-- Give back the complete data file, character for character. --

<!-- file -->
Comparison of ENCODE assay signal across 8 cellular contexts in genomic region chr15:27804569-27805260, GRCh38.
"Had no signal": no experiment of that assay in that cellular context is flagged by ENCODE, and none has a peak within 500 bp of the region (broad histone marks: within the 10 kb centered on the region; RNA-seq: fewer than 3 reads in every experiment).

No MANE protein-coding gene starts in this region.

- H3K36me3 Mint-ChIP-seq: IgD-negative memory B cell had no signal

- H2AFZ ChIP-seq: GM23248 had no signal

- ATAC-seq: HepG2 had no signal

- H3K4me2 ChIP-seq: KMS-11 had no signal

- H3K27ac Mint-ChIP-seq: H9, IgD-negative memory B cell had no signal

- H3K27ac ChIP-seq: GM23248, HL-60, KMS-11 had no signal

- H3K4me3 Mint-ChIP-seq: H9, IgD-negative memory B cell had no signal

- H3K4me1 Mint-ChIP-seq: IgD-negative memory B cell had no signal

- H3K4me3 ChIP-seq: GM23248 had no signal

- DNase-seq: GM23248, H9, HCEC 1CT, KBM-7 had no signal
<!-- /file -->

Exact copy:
Comparison of ENCODE assay signal across 8 cellular contexts in genomic region chr15:27804569-27805260, GRCh38.
"Had no signal": no experiment of that assay in that cellular context is flagged by ENCODE, and none has a peak within 500 bp of the region (broad histone marks: within the 10 kb centered on the region; RNA-seq: fewer than 3 reads in every experiment).

No MANE protein-coding gene starts in this region.

- H3K36me3 Mint-ChIP-seq: IgD-negative memory B cell had no signal

- H2AFZ ChIP-seq: GM23248 had no signal

- ATAC-seq: HepG2 had no signal

- H3K4me2 ChIP-seq: KMS-11 had no signal

- H3K27ac Mint-ChIP-seq: H9, IgD-negative memory B cell had no signal

- H3K27ac ChIP-seq: GM23248, HL-60, KMS-11 had no signal

- H3K4me3 Mint-ChIP-seq: H9, IgD-negative memory B cell had no signal

- H3K4me1 Mint-ChIP-seq: IgD-negative memory B cell had no signal

- H3K4me3 ChIP-seq: GM23248 had no signal

- DNase-seq: GM23248, H9, HCEC 1CT, KBM-7 had no signal